5 things you need to know in Australian tech today

It’s Wednesday. Here’s what you need to know in Australian tech today.

1. Apple got crushed. Stock was down 5% today, partly because investors are concerned about iPhone and Apple Watch sales. KGI Securities recently issued a note saying that iPhone growth is expected to remain flat or go negative in the fourth quarter of 2015. Another reason is a slow down in China. There’s more here.

2. CommBank wants to be the tech bank and it’s throwing cash at the cause. Posting its results this morning, the bank makes $1 million profit each and every hour. Over the past 12 months the bank has invested $1.2 billion in risk and compliance projects, technology and productivity. “Technology again featured strongly in the high levels of investment that we maintained throughout this financial year,” CommBank CEO Ian Narev said. The full story is here.

3. The volume of cyber security threats business has to deal with are enormous. Attacks are getting sneakier, and more expensive to fix. On average it takes about 205 days between a company being hacked and detecting the compromise, a recent Mandiant report found. The volume of security threats is enormous and protecting an organisation from them has transitioned from an issue dealt with in the IT department to one regularly handled in the board room. There’s more here.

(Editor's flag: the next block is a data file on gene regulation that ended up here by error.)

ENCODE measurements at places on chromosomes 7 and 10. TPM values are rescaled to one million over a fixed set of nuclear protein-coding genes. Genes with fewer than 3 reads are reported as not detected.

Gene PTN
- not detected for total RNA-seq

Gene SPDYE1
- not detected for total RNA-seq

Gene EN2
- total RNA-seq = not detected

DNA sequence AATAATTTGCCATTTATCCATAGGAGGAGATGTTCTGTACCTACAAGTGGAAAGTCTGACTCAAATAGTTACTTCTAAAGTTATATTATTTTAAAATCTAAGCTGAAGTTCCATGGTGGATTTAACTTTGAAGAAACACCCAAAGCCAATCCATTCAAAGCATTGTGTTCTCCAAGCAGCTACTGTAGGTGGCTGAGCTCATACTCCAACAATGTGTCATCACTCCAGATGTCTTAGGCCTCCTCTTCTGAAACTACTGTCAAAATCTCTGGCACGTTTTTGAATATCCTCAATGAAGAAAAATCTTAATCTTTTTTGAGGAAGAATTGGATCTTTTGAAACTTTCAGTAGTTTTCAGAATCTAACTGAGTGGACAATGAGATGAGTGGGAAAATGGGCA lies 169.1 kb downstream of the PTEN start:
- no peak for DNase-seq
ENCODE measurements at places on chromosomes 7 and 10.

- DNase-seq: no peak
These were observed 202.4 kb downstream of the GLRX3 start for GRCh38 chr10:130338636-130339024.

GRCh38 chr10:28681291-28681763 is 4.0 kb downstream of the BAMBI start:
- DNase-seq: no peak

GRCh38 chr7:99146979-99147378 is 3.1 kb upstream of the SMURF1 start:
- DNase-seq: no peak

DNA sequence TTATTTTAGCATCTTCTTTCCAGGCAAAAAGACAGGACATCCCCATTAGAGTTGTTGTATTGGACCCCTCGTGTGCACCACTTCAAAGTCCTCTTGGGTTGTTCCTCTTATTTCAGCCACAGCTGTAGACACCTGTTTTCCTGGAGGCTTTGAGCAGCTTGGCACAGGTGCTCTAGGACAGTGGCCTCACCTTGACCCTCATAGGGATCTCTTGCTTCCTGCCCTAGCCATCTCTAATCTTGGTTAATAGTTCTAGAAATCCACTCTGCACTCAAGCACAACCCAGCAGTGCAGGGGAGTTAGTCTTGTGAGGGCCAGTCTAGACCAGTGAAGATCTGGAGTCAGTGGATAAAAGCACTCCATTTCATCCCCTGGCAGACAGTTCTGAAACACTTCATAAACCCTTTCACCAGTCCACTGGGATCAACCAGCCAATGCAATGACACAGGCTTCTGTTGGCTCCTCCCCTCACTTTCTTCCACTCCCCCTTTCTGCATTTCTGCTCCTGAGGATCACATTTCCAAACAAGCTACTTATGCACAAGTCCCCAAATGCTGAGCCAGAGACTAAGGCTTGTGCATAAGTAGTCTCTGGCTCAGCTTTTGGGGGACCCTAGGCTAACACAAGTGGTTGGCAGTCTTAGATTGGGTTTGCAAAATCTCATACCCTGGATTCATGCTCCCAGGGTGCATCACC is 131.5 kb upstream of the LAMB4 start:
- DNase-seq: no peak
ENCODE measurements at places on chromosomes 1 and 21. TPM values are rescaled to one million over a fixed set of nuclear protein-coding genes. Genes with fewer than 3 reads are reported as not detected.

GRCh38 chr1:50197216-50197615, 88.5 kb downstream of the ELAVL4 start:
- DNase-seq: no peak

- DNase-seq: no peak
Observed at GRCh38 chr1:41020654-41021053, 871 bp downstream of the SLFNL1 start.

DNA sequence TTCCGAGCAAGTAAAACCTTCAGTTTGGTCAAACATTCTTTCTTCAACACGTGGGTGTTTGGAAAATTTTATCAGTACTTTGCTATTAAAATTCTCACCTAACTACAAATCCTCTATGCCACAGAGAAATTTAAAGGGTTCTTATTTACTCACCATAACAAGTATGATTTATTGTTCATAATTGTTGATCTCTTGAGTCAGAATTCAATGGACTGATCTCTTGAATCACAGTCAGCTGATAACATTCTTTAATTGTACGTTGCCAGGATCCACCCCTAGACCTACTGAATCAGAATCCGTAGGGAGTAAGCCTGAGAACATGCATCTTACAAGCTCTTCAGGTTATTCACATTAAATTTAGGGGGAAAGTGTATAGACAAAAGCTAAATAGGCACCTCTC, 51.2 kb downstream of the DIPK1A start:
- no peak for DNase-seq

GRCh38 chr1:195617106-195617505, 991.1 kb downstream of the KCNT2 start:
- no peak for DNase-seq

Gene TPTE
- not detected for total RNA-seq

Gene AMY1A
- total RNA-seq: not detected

4. Despite all the changes to Google this week the company’s little Australian office has been left, largely, alone. Regional outposts aren’t notified of such big announcements before they land in case they spill them. According to the AFR everyone who worked for Google Australia last week essentially worked for Google Inc this week and after the launch of the new parent company yesterday, nothing in that reporting line has changed.

5. Sydney scientists have created a chip using quantum physics to stop hackers. The development by a team at the University of Sydney paves the way to explore a new platform for quantum photonic technologies for secure communications. Previous goes at this relied on bulky components which couldn’t be integrated with phones or computers and remain portable. More here.

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